News
8/22/2014
02:49 PM
Sara Peters
Sara Peters
Quick Hits
Connect Directly
Twitter
RSS
E-Mail
50%
50%

JP Morgan Targeted In New Phishing Campaign

Double-whammy 'Smash and Grab' hits targets with two ways to steal credentials.

Corporate email provider Proofpoint discovered a new phishing campaign, this week, aimed at customers of JP Morgan Chase & Co.

The campaign has been dubbed "Smash and Grab" because it combines two methods of obtaining access credentials.

It uses social engineering tactics to try to persuade users to part with their JP Morgan credentials, specifically, by asking them to click to view a secure message from the bank. It also infects the target with Dyre, a banking Trojan that lifts login data for other places too.

The attack appears to have been launched on Tuesday. Proofpoint saw roughly 150,000 of the phishing emails that day.

Sara Peters is Senior Editor at Dark Reading and formerly the editor-in-chief of Enterprise Efficiency. Prior that she was senior editor for the Computer Security Institute, writing and speaking about virtualization, identity management, cybersecurity law, and a myriad ... View Full Bio

Comment  | 
Print  | 
More Insights
Comments
Newest First  |  Oldest First  |  Threaded View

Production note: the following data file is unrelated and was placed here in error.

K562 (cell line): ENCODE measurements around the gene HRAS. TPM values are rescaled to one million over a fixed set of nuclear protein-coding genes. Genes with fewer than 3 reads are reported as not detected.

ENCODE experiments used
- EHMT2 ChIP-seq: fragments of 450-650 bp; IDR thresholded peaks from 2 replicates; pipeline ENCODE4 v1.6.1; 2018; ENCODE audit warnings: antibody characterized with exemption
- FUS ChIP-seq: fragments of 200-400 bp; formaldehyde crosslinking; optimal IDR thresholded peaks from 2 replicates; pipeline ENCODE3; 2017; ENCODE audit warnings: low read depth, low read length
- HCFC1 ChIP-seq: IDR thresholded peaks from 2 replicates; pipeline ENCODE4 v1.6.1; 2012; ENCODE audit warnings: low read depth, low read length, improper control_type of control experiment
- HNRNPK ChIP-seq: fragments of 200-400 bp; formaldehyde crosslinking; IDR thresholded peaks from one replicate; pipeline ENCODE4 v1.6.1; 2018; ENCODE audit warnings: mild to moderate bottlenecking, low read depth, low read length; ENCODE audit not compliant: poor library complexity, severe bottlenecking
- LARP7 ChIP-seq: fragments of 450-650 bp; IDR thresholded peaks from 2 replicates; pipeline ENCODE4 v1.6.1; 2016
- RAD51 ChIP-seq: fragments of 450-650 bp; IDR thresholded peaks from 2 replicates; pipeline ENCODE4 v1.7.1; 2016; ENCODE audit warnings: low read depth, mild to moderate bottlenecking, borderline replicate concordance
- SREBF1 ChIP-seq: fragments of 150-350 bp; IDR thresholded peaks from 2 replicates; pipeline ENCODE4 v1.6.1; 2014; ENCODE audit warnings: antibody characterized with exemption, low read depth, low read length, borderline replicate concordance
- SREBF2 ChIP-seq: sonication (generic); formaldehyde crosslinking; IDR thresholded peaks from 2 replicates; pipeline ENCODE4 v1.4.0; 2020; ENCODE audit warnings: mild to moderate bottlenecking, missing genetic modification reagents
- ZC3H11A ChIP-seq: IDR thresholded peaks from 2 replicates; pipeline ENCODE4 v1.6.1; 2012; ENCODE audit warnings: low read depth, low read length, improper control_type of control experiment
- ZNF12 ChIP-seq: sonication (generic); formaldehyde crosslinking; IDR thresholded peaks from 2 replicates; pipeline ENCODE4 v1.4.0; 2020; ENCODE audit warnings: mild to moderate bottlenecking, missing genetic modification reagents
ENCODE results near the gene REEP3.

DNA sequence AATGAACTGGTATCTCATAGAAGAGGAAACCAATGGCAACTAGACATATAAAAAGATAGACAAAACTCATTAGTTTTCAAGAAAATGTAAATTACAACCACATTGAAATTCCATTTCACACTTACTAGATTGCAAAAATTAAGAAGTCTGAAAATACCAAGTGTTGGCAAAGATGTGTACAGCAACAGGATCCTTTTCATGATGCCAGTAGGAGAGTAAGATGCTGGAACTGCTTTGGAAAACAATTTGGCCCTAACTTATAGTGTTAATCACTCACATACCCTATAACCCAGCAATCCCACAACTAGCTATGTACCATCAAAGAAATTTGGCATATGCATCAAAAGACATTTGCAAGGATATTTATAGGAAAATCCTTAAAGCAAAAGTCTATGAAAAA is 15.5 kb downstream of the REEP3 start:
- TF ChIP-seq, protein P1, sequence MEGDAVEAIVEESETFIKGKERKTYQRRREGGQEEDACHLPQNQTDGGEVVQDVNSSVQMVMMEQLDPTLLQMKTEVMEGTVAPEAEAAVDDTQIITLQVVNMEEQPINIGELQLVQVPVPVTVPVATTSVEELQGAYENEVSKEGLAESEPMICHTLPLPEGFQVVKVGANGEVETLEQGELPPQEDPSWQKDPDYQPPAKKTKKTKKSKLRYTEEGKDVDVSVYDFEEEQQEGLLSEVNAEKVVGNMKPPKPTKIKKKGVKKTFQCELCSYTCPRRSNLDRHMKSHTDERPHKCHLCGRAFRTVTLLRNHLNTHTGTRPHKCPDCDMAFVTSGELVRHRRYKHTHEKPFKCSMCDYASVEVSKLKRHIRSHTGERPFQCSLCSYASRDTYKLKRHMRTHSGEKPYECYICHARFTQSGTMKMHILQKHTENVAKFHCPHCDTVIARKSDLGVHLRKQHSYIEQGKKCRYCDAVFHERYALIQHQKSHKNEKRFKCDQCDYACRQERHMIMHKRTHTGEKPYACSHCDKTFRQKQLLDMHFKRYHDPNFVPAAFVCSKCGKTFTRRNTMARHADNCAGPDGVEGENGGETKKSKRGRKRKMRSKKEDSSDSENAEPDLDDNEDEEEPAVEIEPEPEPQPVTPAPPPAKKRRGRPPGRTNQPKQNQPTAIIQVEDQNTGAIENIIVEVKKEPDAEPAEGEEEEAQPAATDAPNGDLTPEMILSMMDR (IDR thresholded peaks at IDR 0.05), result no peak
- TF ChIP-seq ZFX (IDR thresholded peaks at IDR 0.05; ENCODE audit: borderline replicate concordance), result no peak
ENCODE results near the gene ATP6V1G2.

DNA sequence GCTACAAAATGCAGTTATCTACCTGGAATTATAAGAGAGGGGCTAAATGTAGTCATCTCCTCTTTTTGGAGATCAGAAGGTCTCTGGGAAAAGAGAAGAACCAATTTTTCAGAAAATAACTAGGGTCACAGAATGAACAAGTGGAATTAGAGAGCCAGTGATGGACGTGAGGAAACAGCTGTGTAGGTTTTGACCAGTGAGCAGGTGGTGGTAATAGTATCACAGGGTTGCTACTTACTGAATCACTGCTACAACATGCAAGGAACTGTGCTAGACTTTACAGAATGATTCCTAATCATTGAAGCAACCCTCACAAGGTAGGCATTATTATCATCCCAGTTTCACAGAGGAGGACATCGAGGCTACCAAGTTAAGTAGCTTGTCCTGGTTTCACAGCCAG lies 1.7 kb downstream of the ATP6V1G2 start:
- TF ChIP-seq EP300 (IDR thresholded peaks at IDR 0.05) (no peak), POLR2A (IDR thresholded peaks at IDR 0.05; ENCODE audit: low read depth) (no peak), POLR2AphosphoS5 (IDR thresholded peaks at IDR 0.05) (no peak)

AnonymousMan
50%
50%
AnonymousMan,
User Rank: Moderator
8/25/2014 | 8:53:32 AM
Re: Chase encourages phishing
I was just being sarcastic.  Simple misspelling are possible, but I would suggest something like chasesecurityalert.com or similar.  I don't buy your second argument.  The "no hyperlinks in email" only works for sophisticated users.  For the general population, that HTML email train has left the station IMHO.  It might transfer some risk from the bank to the user though, which is all the more reason to take that approach if you are the bank.
JohnRS
50%
50%
JohnRS,
User Rank: Apprentice
8/22/2014 | 5:42:48 PM
Re: Chase encourages phishing
It's possible.  First, phishing mail claiming to be from a company often comes from a "look alike" domain, something like chasse.com for example.  DMARK doesn't stop this sort of mail at all.